Whoa, kernel programming questions. I haven't spent much time hacking threads in the kernel source, so I'm not the right expert. My understanding is that even the 2.6 kernel does not support genuine real-time scheduling yet. Real time scheduling allows a single thread to grip onto a CPU and not be interrupted, ever. So the answer to your second question is NO if you're trying to grip a CPU permanently. Of course, since you have the source, anything is in theory possible -- it might be too much effort to justify, though.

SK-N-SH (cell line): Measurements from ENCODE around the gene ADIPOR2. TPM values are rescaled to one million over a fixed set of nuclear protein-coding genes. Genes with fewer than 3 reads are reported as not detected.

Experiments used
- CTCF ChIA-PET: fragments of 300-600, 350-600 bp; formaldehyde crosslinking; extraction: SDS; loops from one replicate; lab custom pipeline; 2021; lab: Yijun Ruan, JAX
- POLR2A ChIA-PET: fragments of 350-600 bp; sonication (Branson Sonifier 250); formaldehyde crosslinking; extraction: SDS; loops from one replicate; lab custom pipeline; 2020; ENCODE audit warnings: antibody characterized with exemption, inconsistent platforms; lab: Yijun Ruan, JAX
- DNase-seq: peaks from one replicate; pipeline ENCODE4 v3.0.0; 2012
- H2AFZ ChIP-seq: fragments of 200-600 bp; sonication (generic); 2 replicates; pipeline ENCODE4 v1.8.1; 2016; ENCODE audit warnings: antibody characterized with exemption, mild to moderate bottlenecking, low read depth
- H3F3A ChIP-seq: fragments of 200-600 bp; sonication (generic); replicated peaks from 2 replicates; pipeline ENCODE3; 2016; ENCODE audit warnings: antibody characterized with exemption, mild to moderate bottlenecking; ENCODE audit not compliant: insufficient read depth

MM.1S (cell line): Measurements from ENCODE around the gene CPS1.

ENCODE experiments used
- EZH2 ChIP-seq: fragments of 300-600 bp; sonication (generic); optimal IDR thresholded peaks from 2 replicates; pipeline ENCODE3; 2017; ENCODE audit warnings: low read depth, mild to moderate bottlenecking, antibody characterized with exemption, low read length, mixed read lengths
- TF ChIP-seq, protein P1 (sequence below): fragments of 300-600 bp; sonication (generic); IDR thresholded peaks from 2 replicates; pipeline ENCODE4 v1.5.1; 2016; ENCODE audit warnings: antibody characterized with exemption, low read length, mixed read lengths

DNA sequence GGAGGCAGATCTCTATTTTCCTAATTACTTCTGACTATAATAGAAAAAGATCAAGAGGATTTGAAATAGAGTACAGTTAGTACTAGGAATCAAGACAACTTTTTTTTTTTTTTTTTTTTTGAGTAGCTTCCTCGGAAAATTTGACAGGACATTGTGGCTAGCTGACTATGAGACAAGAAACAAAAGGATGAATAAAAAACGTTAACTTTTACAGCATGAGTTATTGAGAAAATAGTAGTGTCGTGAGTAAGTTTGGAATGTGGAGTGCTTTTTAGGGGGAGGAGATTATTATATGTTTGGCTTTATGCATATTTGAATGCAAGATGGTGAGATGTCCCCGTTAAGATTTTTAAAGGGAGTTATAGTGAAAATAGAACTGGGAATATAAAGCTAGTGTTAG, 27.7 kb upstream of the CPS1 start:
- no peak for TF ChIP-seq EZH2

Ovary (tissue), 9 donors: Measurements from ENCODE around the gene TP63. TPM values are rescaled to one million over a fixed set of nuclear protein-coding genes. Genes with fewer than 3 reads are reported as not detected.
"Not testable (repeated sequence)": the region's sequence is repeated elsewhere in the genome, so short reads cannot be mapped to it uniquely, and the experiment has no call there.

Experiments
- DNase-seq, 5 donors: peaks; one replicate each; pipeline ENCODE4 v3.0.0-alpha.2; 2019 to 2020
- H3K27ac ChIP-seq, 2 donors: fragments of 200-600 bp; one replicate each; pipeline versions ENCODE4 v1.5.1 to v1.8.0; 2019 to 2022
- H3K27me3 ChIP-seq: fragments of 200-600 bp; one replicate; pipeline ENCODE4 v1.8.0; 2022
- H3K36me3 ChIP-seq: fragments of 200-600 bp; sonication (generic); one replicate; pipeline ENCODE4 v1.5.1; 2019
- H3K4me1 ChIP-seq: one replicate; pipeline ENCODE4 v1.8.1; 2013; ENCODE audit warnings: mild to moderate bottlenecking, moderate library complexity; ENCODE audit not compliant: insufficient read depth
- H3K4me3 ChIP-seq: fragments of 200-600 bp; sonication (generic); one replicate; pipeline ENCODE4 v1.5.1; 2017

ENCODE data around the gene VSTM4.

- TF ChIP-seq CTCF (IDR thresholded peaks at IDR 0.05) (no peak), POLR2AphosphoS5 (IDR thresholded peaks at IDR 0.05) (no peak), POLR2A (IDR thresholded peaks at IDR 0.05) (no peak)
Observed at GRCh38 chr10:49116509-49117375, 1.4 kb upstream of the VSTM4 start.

To synchronise two kernel threads, just use any synchronisation technique, like a semaphore and/or signal. A crude solution if one of your threads is time-dependant and you have multiple CPUs is to use a spinlock to keep one thread busy until circumstances change. That solution is bad for user-level performance, though.
Dig Deeper on Linux servers
Have a question for an expert?
Please add a title for your question
Get answers from a TechTarget expert on whatever's puzzling you.